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PostHeaderIcon Tax Planning for 2013 – The Long Term Capital Gains Rate

The year 2012 and leading into the year 2013 could be potentially the most challenging year I’ve known to do tax planning.  We have several provisions expiring, we have an election year and we have a fractured Congress.  Word on the street is that very little in the tax arena will be addressed until after the election so we’re looking at November and December to get changes or renewals done before the end of the year.   Based on the current tempo of government, I’d bet we’re hung out to dry but I’ll be looking at some of the rules and how they’ll change if nothing is done.

First we will be looking at the long term capital gain rate.  Right now, the tax rate on long term capital gains is 15% and it’s zero if you fall into the ten or fifteen percent  tax bracket.  If there is no action and the current provision expires, the long term capital gains rate will go up to 20% and it will be 10% if you’re in the fifteen percent tax bracket (the ten percent bracket will also go away).

What does this mean?  You really want to look at your capital gains transactions at the end of the year.  You might want to accelerate the gain on a stock you own to get the better rate and you also might want to defer any losses until 2013 since they’ll be more valuable.  If you’re out of basis in your S-Corporation stock and you want to pull some money out and take the tax hit, you might want to do it sooner rather then later to get the better rate as well.  You also might want to put off a like kind exchange and pay the tax on a transaction knowing this might be as low of a tax rate as you’re going to get.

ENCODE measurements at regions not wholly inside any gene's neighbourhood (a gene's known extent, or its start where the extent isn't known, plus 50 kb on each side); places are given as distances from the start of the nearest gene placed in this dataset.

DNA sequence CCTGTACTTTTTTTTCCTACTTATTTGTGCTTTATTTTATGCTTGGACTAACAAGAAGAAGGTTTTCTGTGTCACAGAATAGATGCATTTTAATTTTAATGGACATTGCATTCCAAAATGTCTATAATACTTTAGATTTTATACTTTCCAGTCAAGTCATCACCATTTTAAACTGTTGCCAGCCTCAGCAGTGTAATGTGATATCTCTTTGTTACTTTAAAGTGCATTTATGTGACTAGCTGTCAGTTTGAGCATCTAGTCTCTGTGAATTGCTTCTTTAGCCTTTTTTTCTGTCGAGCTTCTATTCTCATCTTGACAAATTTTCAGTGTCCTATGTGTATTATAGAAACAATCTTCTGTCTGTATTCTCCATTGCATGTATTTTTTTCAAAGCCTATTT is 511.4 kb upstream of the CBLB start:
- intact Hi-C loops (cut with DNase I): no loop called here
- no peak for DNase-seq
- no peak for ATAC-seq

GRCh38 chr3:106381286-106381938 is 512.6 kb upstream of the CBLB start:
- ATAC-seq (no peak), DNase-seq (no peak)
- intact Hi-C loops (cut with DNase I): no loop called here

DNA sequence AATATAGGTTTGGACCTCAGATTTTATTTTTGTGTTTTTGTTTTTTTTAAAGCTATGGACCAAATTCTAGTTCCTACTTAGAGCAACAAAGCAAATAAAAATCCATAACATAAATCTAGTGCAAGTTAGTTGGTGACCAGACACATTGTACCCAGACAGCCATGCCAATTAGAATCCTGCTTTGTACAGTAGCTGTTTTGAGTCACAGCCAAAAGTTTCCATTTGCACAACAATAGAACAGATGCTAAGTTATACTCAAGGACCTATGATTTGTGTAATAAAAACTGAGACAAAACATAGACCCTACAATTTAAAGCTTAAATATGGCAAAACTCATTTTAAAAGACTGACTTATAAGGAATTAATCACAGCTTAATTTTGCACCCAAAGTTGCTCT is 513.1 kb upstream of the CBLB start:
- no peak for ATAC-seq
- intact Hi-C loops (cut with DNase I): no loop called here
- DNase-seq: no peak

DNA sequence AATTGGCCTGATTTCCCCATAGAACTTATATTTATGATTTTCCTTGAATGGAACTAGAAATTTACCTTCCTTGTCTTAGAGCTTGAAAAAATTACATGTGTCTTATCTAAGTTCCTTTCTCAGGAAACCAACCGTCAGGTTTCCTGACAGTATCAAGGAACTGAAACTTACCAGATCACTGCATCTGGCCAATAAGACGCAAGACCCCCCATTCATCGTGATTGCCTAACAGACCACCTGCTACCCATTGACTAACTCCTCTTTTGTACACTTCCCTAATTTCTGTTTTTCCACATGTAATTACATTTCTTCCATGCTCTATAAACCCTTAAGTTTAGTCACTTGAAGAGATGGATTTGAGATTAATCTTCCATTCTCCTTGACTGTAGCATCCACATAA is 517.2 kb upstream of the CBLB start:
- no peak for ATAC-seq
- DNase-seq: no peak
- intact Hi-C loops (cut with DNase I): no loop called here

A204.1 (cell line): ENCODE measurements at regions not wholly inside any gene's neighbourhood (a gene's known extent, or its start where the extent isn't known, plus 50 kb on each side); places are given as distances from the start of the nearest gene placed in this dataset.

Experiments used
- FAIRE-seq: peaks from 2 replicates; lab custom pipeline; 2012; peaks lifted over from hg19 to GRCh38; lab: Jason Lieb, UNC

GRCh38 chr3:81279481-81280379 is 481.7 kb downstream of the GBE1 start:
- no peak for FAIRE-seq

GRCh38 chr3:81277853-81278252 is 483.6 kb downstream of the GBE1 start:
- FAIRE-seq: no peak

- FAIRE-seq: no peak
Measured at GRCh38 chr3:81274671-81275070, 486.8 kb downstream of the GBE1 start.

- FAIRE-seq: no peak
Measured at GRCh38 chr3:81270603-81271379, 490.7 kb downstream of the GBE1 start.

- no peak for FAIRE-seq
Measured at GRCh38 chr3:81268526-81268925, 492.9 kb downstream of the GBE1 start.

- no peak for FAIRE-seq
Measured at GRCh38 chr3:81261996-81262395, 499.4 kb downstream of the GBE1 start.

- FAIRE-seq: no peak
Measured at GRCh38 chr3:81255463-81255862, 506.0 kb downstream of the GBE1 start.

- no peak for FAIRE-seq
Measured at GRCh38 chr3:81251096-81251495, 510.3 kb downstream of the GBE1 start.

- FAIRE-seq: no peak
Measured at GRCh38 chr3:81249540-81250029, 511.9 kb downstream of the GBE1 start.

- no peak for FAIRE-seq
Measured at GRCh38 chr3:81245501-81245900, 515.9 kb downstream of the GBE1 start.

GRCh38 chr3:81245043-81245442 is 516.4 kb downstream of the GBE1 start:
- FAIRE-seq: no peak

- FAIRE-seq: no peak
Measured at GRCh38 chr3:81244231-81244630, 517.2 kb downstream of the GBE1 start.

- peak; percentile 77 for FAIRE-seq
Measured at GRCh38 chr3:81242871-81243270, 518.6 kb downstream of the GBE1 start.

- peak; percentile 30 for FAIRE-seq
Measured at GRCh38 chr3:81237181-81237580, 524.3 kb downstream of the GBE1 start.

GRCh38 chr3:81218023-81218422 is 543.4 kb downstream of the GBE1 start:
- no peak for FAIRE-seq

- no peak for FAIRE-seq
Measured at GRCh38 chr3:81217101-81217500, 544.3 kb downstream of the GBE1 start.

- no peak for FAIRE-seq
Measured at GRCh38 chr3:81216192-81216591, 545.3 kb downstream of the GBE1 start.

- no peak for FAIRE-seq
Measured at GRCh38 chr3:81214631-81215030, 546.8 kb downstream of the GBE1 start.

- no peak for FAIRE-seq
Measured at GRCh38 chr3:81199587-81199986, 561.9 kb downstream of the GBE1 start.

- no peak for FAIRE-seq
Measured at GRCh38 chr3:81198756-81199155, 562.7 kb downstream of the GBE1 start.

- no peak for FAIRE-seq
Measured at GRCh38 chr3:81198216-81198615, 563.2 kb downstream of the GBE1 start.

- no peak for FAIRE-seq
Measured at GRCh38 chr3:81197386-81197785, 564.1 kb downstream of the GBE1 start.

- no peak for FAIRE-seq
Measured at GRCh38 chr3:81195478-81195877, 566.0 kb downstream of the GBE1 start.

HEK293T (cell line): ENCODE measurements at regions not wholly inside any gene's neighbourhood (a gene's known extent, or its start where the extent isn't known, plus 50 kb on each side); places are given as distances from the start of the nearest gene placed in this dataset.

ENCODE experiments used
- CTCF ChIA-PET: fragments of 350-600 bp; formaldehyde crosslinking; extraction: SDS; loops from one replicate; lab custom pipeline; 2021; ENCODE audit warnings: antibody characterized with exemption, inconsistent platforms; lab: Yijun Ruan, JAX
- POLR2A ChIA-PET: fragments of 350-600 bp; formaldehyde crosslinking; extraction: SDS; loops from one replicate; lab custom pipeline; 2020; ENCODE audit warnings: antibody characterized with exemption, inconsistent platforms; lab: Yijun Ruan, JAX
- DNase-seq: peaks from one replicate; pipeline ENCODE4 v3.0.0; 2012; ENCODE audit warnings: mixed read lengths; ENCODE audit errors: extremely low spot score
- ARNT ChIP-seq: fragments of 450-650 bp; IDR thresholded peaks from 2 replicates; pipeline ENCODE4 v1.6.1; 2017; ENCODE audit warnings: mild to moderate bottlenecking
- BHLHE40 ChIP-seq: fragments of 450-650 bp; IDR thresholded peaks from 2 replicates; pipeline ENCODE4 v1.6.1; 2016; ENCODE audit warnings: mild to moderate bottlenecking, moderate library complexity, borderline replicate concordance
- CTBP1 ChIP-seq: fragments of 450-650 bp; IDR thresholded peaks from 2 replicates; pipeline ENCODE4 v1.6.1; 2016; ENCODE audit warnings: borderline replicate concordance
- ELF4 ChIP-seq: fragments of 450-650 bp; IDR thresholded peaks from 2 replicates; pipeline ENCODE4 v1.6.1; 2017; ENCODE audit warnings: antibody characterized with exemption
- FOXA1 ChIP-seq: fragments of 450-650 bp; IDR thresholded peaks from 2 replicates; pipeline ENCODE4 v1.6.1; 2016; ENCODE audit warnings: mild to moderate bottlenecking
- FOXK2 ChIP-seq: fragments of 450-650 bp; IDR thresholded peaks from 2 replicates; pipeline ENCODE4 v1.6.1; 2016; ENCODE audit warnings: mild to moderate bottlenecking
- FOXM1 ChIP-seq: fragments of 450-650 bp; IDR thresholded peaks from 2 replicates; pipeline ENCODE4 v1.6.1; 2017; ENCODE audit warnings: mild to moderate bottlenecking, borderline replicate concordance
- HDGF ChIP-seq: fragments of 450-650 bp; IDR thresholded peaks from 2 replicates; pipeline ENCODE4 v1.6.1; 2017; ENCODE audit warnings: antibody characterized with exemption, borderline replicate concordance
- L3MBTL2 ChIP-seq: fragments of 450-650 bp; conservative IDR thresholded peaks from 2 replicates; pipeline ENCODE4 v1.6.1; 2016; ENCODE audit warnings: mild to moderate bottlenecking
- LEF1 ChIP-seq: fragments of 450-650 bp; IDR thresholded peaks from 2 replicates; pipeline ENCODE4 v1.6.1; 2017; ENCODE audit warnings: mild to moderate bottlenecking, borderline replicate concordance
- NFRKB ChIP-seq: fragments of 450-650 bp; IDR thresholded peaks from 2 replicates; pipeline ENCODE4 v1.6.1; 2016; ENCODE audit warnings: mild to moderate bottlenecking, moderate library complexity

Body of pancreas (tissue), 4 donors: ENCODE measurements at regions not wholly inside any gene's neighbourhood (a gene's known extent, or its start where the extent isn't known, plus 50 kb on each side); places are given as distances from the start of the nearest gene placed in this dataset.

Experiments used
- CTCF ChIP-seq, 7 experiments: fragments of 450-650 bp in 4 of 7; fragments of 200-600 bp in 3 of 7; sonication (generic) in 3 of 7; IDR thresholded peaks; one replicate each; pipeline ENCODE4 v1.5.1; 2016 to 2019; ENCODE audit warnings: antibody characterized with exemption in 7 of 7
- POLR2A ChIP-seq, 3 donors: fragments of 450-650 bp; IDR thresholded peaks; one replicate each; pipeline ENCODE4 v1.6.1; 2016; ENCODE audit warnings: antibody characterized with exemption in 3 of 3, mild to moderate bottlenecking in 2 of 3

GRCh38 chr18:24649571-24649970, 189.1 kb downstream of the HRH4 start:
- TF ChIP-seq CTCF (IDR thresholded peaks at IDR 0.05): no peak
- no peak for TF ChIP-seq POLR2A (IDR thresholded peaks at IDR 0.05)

As always, talk to a tax professional but if you’re sitting on some gains, you want to be extra careful and do a little bit more planning this year than in any other year I can think of.

PostHeaderIcon Reporting Capital Gains (and Losses) in 2012

This is a twist on my New Forms series because while Schedule D (the form where you report capital gains) has changed, they’ve also modified Form 1099-B as well as added a new form.  First off, just by looking at the new Schedule D, you notice the form has changed quite a bit and there’s several references to a Form 8949.  No longer do you report the detail of the your capital gains and losses on Schedule D but you do it on Form 8949 and this information then flows into the more streamlined Schedule D.

And then this all ties into the revised Form 1099-B.  Now brokerage firms are required to report cost basis.  This is just one more way the IRS is cracking down on things.  Before, this information wasn’t reported to the IRS and it was left up to you to compute.  Since the IRS isn’t very trusting these days, cost basis is now being reported to the IRS so they can make sure you’re reporting the full extent of your gain.  On a good note, since everything is right there on the Form 1099-B, it’ll make filling out the form a little easier because you just drop the appropriate numbers into the right boxes.